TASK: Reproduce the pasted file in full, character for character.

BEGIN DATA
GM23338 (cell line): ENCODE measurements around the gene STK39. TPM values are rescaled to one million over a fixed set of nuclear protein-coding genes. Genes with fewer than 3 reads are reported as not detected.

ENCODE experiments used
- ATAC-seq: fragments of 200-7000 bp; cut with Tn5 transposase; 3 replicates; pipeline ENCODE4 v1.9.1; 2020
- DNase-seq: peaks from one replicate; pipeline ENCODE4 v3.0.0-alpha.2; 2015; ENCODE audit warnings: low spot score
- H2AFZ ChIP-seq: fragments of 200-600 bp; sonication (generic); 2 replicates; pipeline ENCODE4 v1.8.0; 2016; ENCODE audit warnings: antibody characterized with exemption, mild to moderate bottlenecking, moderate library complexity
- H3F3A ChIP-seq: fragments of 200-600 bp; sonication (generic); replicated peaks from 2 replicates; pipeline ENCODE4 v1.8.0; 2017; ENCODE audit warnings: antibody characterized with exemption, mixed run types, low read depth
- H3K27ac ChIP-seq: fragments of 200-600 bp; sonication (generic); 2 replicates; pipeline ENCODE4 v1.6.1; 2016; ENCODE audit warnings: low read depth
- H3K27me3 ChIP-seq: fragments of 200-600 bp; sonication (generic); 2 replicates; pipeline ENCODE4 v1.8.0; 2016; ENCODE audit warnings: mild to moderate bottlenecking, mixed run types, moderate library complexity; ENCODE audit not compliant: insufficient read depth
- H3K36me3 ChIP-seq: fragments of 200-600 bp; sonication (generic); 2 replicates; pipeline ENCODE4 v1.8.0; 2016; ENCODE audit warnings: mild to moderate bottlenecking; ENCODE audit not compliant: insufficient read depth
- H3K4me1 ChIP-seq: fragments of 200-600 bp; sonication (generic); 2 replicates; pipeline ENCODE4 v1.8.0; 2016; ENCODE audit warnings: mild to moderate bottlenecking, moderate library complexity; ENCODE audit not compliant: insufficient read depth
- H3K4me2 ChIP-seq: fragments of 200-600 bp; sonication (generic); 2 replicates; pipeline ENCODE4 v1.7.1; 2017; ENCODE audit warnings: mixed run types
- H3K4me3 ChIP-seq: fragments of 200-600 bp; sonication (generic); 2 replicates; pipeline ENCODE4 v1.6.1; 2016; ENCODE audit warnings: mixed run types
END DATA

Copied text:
GM23338 (cell line): ENCODE measurements around the gene STK39. TPM values are rescaled to one million over a fixed set of nuclear protein-coding genes. Genes with fewer than 3 reads are reported as not detected.

ENCODE experiments used
- ATAC-seq: fragments of 200-7000 bp; cut with Tn5 transposase; 3 replicates; pipeline ENCODE4 v1.9.1; 2020
- DNase-seq: peaks from one replicate; pipeline ENCODE4 v3.0.0-alpha.2; 2015; ENCODE audit warnings: low spot score
- H2AFZ ChIP-seq: fragments of 200-600 bp; sonication (generic); 2 replicates; pipeline ENCODE4 v1.8.0; 2016; ENCODE audit warnings: antibody characterized with exemption, mild to moderate bottlenecking, moderate library complexity
- H3F3A ChIP-seq: fragments of 200-600 bp; sonication (generic); replicated peaks from 2 replicates; pipeline ENCODE4 v1.8.0; 2017; ENCODE audit warnings: antibody characterized with exemption, mixed run types, low read depth
- H3K27ac ChIP-seq: fragments of 200-600 bp; sonication (generic); 2 replicates; pipeline ENCODE4 v1.6.1; 2016; ENCODE audit warnings: low read depth
- H3K27me3 ChIP-seq: fragments of 200-600 bp; sonication (generic); 2 replicates; pipeline ENCODE4 v1.8.0; 2016; ENCODE audit warnings: mild to moderate bottlenecking, mixed run types, moderate library complexity; ENCODE audit not compliant: insufficient read depth
- H3K36me3 ChIP-seq: fragments of 200-600 bp; sonication (generic); 2 replicates; pipeline ENCODE4 v1.8.0; 2016; ENCODE audit warnings: mild to moderate bottlenecking; ENCODE audit not compliant: insufficient read depth
- H3K4me1 ChIP-seq: fragments of 200-600 bp; sonication (generic); 2 replicates; pipeline ENCODE4 v1.8.0; 2016; ENCODE audit warnings: mild to moderate bottlenecking, moderate library complexity; ENCODE audit not compliant: insufficient read depth
- H3K4me2 ChIP-seq: fragments of 200-600 bp; sonication (generic); 2 replicates; pipeline ENCODE4 v1.7.1; 2017; ENCODE audit warnings: mixed run types
- H3K4me3 ChIP-seq: fragments of 200-600 bp; sonication (generic); 2 replicates; pipeline ENCODE4 v1.6.1; 2016; ENCODE audit warnings: mixed run types